Postby shyamd » 27 May 2009 01:37

Flight from Muscat to Chennai delayed after hoax bomb threat
CHENNAI: A hoax bomb note created a flutter amongst the passengers of an Oman Air flight bound to Chennai from Muscat on Monday afternoon.

The flight WY 857 had taken off from Muscat at 09:15 (local time there) and was scheduled to arrive in Chennai by 2:30 pm.

Enroute, the crew came across a note on the flight that supposedly announced, “You all are going to die, bye!” The note had been found in the toilet.

The captain of the flight then called for an emergency landing in Mumbai at about 1.15 pm where all the 135 passengers and four infants disembarked.
A bomb squad was pressed into service. It combed the aircraft but found nothing. The flight was then delayed due to some procedural formalities and took off from Mumbai at about 9.45pm.“Such pranks have cost a lot in terms of both time and money. This same flight was to take off from Chennai at about 4 pm,” an airport source said.

“More than 130 Muscat-bound passengers who were to take this flight at 4 pm will now be accommodated in hotels at the expense of Oman Air. They will take off tomorrow at 7 am,” an airport source told The New Indian Express.


Folks the word in Oman is that crew found a suspect package and a note in ze toilet.
Pilots decided on a divert to Mumbai.
Package removed by Indian bomb disposal team. Who did a very professional job in all accounts according to Omani sources
It was a complete elaborate hoax.

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Re: Civil Aviation Development & Discussion

Postby JaiS » 01 Jun 2009 02:51

Collision averted at Mumbai airport


Mumbai: A collision between two aircraft ferrying 220 passengers was averted at the Mumbai airport on Sunday as the pilots aborted take-off at the last minute after they were allegedly given the green signal to become airborne from “diagonal” runways simultaneously.

“Our pilot was given permission to take off from runway (14/32 cross runway). The Air India pilot of Flight 348 misunderstood the signal and started taking off from the main runway (09/27),” a Jet Airways spokesperson told PTI here.

The ATC asked the Air India pilot to abort the take-off, the spokesperson said. “Our pilot also applied the brakes as a precautionary measure.”


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Re: Civil Aviation Development & Discussion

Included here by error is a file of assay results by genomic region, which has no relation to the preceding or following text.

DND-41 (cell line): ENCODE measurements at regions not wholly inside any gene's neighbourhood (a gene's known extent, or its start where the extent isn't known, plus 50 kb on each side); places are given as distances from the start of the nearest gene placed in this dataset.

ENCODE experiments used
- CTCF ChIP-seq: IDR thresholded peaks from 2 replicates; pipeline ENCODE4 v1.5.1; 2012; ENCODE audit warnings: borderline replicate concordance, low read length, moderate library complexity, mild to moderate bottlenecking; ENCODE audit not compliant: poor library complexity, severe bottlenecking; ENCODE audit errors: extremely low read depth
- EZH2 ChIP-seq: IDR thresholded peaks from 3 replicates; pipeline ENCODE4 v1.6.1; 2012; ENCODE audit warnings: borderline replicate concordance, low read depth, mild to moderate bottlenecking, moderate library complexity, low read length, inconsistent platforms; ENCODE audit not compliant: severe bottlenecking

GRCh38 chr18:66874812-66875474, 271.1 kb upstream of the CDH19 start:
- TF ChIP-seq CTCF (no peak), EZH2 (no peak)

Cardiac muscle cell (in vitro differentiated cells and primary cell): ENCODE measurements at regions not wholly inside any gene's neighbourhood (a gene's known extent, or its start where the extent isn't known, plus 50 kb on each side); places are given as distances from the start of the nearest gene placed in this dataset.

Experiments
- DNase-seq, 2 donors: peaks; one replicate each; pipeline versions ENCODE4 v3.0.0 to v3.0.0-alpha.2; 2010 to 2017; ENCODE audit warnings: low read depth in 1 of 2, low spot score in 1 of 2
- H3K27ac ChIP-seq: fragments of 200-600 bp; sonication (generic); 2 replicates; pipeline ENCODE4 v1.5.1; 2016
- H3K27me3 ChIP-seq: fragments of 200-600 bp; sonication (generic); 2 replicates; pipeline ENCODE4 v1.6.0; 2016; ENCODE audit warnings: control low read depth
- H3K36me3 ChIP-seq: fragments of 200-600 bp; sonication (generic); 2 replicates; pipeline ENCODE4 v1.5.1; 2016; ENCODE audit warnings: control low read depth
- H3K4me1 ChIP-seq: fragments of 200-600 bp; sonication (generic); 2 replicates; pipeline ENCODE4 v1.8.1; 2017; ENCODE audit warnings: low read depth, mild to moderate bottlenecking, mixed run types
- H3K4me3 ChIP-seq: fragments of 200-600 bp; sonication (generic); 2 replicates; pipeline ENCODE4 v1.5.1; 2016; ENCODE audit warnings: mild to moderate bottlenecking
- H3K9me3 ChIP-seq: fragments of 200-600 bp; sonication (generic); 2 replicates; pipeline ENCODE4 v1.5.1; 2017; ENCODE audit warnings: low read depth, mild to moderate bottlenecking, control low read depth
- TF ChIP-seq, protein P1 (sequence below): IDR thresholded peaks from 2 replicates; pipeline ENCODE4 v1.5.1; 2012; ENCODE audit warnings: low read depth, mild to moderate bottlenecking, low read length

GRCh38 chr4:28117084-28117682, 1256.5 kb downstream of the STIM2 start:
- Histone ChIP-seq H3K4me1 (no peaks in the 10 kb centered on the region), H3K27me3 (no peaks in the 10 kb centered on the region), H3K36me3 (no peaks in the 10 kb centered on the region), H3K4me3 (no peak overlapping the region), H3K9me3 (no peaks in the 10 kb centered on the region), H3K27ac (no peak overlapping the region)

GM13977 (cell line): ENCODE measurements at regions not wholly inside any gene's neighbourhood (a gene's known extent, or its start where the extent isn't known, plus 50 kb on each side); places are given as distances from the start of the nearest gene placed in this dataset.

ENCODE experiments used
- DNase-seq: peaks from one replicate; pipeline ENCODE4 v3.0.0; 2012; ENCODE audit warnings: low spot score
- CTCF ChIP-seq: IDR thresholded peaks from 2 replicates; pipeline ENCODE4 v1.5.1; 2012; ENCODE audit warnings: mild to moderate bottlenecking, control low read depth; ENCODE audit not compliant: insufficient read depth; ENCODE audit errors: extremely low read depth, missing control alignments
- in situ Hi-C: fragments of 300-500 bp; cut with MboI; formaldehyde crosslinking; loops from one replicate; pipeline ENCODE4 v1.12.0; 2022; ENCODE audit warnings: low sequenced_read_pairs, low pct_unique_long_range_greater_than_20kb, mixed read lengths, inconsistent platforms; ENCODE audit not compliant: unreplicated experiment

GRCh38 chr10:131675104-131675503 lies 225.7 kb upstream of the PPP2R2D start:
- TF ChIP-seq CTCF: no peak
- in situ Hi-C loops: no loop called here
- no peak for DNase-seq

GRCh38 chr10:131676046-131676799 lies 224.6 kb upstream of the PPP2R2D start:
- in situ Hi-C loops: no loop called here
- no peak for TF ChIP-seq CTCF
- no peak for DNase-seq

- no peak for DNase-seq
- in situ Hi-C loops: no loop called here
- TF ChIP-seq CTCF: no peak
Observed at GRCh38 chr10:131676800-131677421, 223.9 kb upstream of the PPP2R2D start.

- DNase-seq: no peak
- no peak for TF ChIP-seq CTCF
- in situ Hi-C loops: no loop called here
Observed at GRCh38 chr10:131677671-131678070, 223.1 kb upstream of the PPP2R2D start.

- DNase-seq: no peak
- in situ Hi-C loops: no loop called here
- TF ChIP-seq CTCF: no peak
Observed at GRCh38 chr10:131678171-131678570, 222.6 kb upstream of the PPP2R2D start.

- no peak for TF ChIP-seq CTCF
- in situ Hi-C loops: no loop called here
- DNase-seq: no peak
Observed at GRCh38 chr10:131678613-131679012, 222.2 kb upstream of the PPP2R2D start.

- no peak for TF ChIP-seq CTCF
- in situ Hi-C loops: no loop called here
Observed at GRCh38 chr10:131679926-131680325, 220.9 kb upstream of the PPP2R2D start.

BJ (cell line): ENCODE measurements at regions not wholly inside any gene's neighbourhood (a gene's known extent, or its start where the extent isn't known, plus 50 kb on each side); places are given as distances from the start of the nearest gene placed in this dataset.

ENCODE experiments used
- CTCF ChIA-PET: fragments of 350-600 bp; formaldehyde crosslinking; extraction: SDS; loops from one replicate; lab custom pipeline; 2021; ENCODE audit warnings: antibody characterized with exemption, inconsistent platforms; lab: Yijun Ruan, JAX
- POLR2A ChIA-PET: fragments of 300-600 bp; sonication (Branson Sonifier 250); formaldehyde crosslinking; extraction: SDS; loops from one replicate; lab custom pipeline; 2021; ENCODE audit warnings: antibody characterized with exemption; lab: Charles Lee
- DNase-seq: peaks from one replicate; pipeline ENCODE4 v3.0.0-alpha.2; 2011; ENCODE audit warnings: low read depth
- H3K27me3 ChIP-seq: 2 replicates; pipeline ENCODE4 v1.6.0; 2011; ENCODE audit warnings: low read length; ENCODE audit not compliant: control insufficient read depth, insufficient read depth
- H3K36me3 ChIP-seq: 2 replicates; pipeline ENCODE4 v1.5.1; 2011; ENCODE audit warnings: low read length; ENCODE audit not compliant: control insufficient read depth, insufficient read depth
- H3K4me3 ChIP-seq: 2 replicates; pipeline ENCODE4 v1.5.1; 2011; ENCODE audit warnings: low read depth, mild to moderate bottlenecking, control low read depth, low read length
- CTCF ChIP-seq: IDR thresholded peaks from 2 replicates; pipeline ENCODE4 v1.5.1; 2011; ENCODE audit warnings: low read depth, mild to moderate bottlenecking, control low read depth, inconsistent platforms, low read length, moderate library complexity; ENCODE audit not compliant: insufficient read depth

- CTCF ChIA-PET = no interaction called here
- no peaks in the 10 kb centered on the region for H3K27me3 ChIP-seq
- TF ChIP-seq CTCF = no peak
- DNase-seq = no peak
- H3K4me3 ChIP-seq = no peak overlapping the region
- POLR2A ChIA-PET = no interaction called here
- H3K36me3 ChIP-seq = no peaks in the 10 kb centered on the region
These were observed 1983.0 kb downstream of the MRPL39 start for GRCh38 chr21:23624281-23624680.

Postby manish » 01 Jun 2009 17:07

An Air France A330 flying to Paris from Brazil with 228 people onboard has gone missing over the Atlantic. People are fearing the worst:
French plane lost over Atlantic

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Re: Civil Aviation Development & Discussion

Postby girish.r » 01 Jun 2009 21:07

manish wrote:An Air France A330 flying to Paris from Brazil with 228 people onboard has gone missing over the Atlantic. People are fearing the worst:
French plane lost over Atlantic


Update from Air France: Vol Air France 447 Rio de Janeiro - Paris-Charles de Gaulle

Brief translation


Air France regrets to announce the loss of flight AF 447 from Rio de Janeiro - Paris-Charles de Gaulle, expected arrival this morning at 11.10 am local, as just announced to the press by the Director General of Air France, Pierre-Henri Gourgeon.

AF447 Aircraft F-GZCP A330-200 departed Rio de Janeiro on the 31st May 2009 at 19:03 Local time (00:03 paris time).


The aircraft went through a thunderstorm with strong turbulence at 2 am (universal time) or 4:00 GMT. An automated message was received at 2:14 (4:14 GMT) indicating a failure of electrical system in a remote area off the coast.


All civilian air traffic control Brazilian, African, Spanish and french have tried in vain to make contact with the flight AF447. The french military air traffic control tried to detect the aircraft without success.

216 pax onboard, 126 men, 82 women, 7 infants and babies.

12 crew (3 pilots, 9 cabin crew)

Captain 11,000 hrs TT (1700 on Airbus A330/A340)
Copilot 3,000 hrs TT (800 on Airbus A330/A340)
Copilot 6,600 hrs TT (2600 on Airbus A330/A340)

Aircraft equipped with engines General Electric CF6-80E.


Airframe had 18,870 flight hours since commencing service on 18 April 2005.

Last visit maintenance hangar dated 16 April 2009.

Looks like a long search operation :shock:

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Re: Civil Aviation Development & Discussion

Postby Vipul » 02 Jun 2009 04:05

Tata to set up Rs 1,000 crore helicopter unit in Hyderabad SEZ.

Tata Advanced System Limited (TAS), a unit of the Tata group, will set up a helicopter manufacturing unit at the Aerospace Special Economic Zone (SEZ) in Adhibatla village near the Hyderabad international airport.